contributes towards United Nations' Sustainable Development Goals (SDGs).
With the outputs of the SUSHy Project, the widespread implementation of HREP hydrogen production and fuelling stations is expected to be further enabled; thus, making such type of energy more cost-efficient, safer and fully ‘green’. WP5 of the SUSHy Project is focusing on how hydrogen can be provided to customers in an affordable way, while keeping a profit for the station owners.
For example, one of the priorities in the official Polish government strategy for the power generation industry towards 2040 is the decarbonisation of the Polish power system that relies heavily on hard coal and lignite. This goal is to be achieved through a dynamic growth of the renewable energy sources and wide application of hydrogen technologies. The excess of the energy available from renewables, as well as the processes of pyrolysis and biomass gasification, will be employed to generate hydrogen. This hydrogen can then be delivered among others to the hydrogen stations that are within the scope of this research project.
Safety of workers is a primary concern in terms of decent work. SUSHy Project, especially WP2 and WP3 are focusing on how operators and other staff working in hydrogen stations can be protected, and how accidents involving human injuries or even death, can be prevented or otherwise reduced. Establishing a safety culture and standardised operational procedures is key for ensuring a decent working environment for employees in the hydrogen industry.
In addition, the purpose of WP5 is to propose a business model for hydrogen production and fuelling stations. Enhancing the capacities of such businesses is expected to contribute towards increasing their revenues and profits, which in turn means additional employment opportunities and economic growth in the hydrogen industry and in the regional economy.
A unique contribution of this project is to support SDG11. Since most of the hydrogen stations have either already been built or are going to be built in urban areas and in proximity with residential districts, they are expected to have extensive interactions with local communities. Minimising the risks and even preventing potential accidents that may directly threaten neighbouring residents and/or the surrounding natural or built environment is the main objective of SUSHy Project. This is a significant point in the pursuit of sustainable cities and communities.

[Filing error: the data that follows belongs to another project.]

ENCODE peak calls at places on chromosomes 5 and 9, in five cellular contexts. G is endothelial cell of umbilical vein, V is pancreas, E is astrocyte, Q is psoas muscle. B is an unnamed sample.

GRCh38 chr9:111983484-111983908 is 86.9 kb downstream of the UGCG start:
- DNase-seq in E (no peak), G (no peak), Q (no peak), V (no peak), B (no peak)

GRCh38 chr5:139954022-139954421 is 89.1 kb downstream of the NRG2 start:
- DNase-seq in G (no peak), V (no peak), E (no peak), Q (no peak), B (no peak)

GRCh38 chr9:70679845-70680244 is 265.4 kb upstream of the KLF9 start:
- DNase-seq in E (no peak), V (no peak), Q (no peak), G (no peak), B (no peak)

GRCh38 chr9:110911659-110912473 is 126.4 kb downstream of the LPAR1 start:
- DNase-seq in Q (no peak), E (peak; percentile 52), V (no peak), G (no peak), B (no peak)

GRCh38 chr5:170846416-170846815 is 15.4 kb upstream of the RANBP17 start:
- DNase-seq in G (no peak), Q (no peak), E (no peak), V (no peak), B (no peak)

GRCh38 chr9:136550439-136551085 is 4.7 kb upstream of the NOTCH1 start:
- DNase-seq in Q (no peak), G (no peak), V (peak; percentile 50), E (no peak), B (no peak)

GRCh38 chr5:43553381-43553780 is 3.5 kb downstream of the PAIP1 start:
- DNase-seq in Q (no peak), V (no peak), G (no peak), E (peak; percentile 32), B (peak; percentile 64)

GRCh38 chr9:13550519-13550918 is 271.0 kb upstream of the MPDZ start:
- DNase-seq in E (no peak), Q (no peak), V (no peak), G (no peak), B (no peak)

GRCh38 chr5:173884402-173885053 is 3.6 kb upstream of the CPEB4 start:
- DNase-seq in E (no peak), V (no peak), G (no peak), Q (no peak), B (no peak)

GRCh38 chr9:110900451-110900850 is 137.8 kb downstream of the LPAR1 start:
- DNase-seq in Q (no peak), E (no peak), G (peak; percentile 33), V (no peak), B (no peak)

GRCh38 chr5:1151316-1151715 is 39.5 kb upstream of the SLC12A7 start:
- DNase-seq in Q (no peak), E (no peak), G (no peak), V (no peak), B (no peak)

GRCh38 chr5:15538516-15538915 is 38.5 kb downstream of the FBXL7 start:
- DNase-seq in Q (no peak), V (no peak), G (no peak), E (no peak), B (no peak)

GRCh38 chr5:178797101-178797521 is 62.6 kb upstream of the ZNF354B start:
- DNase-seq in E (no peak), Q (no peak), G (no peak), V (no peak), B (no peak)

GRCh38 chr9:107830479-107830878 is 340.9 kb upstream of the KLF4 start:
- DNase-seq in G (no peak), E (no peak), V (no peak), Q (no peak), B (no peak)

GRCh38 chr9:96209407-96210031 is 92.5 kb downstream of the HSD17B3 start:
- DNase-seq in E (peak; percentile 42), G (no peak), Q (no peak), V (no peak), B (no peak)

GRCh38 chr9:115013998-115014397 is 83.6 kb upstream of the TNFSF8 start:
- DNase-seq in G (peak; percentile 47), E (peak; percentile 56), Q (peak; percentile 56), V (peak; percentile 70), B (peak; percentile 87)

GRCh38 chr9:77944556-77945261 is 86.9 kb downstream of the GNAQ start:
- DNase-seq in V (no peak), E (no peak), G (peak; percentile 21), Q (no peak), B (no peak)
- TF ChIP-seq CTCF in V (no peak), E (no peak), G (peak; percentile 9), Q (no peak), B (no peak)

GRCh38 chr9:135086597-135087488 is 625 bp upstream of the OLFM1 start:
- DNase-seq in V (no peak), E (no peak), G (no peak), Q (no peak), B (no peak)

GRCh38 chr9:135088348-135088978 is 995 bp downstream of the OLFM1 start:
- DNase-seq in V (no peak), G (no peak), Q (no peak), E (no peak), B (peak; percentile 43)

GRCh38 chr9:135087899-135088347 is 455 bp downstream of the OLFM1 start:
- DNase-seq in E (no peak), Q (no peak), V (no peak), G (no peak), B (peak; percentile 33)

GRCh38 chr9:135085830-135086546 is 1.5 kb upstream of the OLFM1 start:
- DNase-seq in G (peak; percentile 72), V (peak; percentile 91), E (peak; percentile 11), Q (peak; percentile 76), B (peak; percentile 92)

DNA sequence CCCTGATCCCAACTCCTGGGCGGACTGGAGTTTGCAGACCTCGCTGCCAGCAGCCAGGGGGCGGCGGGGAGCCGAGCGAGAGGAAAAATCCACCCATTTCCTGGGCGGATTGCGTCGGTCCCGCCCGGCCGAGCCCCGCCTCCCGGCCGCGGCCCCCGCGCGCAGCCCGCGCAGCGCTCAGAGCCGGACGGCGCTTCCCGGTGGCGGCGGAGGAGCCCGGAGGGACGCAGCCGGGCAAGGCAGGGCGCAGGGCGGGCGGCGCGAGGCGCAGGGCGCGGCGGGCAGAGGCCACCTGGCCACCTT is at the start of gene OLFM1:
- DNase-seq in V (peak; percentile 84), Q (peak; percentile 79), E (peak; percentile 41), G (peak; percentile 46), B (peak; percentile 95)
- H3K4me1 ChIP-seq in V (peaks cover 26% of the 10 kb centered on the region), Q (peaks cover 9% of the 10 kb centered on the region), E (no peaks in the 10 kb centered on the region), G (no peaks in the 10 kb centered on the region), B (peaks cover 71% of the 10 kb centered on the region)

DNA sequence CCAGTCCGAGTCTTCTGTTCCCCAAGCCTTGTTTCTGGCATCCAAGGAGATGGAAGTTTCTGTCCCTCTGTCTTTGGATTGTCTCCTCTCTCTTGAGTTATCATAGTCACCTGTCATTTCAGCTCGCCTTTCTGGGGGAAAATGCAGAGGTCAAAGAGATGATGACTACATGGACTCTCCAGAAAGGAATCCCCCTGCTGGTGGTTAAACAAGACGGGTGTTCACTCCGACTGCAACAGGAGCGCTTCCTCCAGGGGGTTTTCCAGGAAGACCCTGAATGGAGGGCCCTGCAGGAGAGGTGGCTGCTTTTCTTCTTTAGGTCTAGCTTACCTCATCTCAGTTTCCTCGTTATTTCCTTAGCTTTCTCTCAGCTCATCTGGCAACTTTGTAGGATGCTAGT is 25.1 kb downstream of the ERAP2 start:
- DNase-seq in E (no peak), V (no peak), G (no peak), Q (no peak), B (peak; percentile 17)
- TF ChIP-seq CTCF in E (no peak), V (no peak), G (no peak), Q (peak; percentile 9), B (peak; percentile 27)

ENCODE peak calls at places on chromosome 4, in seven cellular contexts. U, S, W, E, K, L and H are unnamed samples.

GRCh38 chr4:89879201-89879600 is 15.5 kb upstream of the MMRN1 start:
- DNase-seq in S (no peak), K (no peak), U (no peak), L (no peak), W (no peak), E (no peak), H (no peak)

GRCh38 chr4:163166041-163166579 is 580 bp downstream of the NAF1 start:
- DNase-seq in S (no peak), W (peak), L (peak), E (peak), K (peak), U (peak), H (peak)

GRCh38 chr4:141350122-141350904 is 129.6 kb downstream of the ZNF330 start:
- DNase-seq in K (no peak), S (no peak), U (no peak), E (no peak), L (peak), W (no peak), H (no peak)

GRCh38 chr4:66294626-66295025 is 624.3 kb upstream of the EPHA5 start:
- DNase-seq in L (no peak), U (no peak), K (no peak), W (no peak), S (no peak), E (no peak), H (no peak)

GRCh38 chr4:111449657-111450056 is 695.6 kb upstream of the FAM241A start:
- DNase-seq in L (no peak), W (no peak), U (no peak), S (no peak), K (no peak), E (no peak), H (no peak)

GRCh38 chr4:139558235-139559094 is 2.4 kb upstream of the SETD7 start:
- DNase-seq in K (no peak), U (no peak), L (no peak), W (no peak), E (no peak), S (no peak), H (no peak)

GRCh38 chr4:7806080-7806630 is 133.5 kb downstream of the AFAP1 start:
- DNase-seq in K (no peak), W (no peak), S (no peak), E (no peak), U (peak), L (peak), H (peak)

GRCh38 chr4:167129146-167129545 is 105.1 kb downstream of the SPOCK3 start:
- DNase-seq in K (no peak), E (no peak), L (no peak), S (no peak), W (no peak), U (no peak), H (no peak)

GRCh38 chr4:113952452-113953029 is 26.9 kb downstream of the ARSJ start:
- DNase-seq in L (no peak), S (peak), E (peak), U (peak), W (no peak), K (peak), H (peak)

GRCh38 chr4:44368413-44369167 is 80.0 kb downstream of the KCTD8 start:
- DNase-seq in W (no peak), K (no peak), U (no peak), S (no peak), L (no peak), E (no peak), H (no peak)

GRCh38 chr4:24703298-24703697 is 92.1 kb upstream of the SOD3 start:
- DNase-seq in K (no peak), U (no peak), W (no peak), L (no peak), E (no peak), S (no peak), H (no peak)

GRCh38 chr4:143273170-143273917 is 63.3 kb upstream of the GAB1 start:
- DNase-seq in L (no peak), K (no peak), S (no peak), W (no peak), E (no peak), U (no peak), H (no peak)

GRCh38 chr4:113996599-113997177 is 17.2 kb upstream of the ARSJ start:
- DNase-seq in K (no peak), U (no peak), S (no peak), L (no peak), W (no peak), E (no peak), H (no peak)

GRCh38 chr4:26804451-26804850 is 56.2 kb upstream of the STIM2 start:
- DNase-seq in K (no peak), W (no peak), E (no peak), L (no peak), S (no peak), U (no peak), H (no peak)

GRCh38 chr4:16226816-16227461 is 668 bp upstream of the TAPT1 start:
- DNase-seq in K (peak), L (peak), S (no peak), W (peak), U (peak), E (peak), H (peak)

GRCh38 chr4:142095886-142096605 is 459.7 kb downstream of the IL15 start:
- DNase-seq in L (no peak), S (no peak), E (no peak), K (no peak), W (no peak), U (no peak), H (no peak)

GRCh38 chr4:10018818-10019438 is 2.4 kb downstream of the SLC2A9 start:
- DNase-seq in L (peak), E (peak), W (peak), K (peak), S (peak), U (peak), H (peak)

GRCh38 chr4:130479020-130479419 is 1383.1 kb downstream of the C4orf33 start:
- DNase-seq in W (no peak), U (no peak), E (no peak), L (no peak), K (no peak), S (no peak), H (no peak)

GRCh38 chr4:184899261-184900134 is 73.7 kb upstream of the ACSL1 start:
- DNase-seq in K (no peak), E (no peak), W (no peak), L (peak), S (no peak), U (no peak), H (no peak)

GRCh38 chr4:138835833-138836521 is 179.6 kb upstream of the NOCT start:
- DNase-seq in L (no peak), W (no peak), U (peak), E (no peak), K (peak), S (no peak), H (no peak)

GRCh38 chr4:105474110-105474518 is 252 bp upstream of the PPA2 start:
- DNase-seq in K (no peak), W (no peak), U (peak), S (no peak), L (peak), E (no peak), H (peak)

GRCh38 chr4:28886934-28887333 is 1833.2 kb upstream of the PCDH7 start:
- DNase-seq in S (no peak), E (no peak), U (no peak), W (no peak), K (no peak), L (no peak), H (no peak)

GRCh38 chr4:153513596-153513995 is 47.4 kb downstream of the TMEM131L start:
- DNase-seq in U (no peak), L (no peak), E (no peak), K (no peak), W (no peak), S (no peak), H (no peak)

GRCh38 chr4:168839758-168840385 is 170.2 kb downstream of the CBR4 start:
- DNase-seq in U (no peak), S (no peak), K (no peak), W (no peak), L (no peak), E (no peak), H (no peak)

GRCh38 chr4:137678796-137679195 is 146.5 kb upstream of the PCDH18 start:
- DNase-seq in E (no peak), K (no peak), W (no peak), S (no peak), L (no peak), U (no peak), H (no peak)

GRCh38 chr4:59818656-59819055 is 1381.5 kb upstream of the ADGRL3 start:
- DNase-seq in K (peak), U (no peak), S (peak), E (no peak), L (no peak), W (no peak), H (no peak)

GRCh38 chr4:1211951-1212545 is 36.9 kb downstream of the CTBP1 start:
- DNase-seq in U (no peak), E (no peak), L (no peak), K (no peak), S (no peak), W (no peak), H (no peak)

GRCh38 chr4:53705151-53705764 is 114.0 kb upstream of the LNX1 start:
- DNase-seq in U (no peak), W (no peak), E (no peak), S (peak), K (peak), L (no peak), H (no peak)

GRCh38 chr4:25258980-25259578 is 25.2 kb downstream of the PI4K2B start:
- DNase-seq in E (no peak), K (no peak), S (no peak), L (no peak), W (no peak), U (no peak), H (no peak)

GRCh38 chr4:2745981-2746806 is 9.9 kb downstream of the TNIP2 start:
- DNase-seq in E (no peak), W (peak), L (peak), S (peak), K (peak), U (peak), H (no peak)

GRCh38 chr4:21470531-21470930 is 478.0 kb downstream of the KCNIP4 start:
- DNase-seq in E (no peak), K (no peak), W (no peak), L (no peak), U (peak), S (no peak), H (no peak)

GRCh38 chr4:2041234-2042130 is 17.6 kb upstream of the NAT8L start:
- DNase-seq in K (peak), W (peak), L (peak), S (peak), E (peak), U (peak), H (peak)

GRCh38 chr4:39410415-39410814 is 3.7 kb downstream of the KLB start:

Moreover, the SUSHy Project emphasises the importance of pursuing meaningful, two-way risk communication strategies with the public in terms of safety management and preparedness measures. Addressing public concerns, building stakeholder consensus and trust concerning hydrogen stations in the neighbourhood are also important factors for the sustainability of the local society.
SUSHy Project is directly related to SDG13. Hydrogen—and especially ‘green’ hydrogen—has been widely acknowledged as a highly promising transitional solution to reducing Greenhouse Gas emissions in all the partner countries. For example, the Norwegian Government (in May 2020) announced their strategy for supporting and intensifying efforts with a focus on hydrogen-related research and technology development, as a way of meeting the Climate Change Act’s target. SUSHy Project’s central focus on HREP hydrogen production and fuelling stations contributes to the climate action goal by actively facilitating the implementation of such national initiatives.
The main aim of SUSHy Project is to build new and enhance existing partnerships between European and Japanese research organisations. In addition to strengthening cross-border collaborations between senior researchers in the field of hydrogen technologies, an additional focus of this project is on promoting mutual mobility and jointly supervising early-career researchers and university students. Master students, PhD students and postdoc fellows benefit from this partnership, while they are also expected to develop their collaborator network based on this platform and explore further research opportunities.
In an indirect way, the success of SUSHy Project has the potential to provide guiding frameworks related to SDG1, towards the objective of reducing poverty. Ultimately, the project aims at enhancing the economic viability of and enabling the widespread accessibility to HREP hydrogen production and fuelling stations, and in parallel contribute towards improving hydrogen safety. Among others, both goals are related to vulnerable groups, whose welfare conditions or household income may be affected by climate change actions.
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SUSHy Project was funded through the 8th Joint Call (2021) of the European Interest Group (EIG) Concert-Japan platform.
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